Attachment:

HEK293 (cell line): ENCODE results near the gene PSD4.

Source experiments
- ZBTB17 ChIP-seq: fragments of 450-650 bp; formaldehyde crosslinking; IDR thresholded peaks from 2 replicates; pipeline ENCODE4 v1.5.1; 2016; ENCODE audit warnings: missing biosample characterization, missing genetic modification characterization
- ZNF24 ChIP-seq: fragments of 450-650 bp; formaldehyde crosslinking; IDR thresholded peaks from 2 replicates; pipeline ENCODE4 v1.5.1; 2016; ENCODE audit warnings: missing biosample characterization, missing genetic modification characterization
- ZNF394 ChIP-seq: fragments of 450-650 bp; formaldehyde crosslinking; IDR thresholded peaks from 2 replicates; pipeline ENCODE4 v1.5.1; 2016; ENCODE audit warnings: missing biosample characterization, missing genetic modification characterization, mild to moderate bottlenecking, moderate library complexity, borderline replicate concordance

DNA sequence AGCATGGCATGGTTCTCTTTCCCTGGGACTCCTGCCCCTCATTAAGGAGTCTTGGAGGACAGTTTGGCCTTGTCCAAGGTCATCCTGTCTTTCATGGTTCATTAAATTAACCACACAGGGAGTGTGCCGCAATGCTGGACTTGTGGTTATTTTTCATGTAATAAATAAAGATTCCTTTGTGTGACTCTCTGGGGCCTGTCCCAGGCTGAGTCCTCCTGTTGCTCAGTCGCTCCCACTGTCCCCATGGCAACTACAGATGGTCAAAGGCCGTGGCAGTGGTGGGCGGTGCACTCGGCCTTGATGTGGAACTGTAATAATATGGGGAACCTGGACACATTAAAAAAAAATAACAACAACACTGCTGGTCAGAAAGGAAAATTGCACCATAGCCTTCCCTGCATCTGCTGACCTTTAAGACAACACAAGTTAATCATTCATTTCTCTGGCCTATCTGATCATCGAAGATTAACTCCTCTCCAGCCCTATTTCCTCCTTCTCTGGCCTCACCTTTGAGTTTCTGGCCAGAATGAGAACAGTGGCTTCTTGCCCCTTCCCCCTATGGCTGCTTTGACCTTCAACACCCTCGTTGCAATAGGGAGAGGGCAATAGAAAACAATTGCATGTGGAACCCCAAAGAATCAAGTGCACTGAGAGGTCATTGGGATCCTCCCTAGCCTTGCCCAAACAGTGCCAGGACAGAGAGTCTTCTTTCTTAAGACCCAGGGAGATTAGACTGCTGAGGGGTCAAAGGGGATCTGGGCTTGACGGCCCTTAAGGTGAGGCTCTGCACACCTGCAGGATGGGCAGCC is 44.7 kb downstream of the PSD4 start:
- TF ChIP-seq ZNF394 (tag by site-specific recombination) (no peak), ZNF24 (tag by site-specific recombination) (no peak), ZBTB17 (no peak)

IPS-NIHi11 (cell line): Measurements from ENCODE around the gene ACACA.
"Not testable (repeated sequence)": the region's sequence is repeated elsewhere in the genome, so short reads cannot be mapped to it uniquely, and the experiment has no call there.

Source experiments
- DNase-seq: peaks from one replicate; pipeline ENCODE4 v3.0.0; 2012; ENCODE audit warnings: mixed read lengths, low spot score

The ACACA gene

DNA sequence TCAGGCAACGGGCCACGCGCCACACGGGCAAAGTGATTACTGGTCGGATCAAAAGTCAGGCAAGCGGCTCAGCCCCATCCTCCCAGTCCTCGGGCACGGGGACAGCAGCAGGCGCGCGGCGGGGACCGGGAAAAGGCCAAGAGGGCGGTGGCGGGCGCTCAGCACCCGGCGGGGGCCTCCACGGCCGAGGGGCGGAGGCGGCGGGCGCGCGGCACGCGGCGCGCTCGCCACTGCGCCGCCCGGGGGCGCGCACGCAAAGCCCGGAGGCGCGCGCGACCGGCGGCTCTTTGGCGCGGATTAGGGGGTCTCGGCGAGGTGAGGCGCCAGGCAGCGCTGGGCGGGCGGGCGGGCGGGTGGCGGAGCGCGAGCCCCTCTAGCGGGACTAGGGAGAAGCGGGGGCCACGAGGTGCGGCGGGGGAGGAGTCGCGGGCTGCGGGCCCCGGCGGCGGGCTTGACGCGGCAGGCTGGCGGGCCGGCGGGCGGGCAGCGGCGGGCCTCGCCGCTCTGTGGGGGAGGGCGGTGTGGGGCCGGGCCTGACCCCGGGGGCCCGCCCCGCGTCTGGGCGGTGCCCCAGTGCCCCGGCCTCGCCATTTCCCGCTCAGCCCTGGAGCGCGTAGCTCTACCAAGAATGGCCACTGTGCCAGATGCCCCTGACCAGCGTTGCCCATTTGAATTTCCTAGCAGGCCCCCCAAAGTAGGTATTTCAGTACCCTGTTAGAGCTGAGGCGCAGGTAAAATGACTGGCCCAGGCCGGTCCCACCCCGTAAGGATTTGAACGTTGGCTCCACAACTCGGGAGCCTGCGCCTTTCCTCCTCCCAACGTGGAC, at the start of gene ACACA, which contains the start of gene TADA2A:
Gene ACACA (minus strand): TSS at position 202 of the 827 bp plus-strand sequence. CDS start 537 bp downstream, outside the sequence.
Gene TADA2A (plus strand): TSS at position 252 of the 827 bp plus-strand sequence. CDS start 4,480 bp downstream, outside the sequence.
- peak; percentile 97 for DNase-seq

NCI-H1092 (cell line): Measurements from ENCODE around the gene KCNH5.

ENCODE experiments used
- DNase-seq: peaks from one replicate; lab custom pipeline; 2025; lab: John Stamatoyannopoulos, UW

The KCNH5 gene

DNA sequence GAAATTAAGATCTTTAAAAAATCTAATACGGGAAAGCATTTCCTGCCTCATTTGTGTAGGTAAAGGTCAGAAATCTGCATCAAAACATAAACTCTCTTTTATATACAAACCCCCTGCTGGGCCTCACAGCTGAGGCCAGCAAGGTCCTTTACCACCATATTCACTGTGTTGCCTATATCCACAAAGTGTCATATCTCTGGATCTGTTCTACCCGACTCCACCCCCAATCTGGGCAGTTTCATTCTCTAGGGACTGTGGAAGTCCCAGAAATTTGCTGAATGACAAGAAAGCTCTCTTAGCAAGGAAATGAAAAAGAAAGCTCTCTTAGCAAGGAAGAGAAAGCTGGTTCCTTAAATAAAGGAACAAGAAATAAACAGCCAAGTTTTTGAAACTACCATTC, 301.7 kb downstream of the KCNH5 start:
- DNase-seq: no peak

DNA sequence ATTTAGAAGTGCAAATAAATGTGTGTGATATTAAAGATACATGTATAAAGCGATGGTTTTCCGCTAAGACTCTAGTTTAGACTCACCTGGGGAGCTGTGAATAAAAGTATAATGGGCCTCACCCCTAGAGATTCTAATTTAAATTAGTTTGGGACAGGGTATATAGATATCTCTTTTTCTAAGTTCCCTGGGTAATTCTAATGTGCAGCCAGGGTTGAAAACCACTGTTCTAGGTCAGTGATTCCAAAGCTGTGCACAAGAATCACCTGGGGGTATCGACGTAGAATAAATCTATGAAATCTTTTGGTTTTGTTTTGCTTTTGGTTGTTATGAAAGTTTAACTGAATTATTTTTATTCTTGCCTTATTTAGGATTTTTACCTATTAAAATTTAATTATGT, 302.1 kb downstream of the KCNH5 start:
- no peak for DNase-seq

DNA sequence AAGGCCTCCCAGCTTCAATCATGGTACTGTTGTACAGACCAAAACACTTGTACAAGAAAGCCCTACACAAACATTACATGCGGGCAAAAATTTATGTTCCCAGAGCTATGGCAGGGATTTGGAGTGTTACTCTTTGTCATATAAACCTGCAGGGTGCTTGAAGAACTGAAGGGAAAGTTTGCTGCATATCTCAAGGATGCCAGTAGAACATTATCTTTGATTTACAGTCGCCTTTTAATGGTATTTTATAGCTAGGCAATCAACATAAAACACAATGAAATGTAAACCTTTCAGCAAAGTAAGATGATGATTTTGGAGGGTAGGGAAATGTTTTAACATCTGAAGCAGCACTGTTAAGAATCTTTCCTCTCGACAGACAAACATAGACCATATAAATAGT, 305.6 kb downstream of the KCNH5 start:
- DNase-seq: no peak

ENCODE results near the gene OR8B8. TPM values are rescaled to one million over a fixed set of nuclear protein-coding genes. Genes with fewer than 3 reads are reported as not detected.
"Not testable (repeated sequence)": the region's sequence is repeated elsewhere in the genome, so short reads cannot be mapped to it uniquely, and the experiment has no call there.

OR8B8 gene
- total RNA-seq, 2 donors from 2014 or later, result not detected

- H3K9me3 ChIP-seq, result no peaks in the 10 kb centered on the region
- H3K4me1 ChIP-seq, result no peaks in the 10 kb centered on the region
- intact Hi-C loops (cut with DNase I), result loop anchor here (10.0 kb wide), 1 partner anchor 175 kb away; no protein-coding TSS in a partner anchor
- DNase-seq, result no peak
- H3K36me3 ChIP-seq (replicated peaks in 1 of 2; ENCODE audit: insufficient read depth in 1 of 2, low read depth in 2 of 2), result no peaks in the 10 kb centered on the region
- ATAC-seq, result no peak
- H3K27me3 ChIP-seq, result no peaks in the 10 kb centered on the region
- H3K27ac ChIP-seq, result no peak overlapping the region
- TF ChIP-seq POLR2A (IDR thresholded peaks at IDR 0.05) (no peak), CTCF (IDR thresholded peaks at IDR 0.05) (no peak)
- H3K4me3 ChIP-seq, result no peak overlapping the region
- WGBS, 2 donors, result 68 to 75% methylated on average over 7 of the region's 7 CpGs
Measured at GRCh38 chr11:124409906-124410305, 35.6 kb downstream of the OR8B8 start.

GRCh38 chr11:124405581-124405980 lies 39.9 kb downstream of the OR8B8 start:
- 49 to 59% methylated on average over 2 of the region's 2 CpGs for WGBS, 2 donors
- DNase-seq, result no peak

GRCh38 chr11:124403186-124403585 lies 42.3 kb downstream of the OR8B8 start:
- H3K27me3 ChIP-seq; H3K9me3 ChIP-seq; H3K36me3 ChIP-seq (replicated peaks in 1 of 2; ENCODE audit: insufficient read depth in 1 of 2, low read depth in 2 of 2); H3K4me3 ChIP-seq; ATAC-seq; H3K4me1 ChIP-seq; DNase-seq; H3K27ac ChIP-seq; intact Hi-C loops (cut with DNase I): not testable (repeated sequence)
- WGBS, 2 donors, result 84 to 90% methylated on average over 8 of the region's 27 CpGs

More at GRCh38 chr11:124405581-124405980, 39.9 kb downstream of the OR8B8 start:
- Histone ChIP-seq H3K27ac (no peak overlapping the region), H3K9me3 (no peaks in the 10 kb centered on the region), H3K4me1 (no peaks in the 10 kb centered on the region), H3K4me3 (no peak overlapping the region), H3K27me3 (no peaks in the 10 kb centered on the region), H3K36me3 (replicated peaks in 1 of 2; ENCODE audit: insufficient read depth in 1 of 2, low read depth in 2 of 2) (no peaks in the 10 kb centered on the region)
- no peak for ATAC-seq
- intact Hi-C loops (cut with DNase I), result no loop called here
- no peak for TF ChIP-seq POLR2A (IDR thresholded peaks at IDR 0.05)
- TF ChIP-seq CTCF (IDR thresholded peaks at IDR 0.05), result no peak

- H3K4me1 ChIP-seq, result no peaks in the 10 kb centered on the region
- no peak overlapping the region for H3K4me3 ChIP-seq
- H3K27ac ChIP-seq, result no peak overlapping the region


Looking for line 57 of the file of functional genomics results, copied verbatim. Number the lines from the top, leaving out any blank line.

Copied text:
- H3K27ac ChIP-seq, result no peak overlapping the region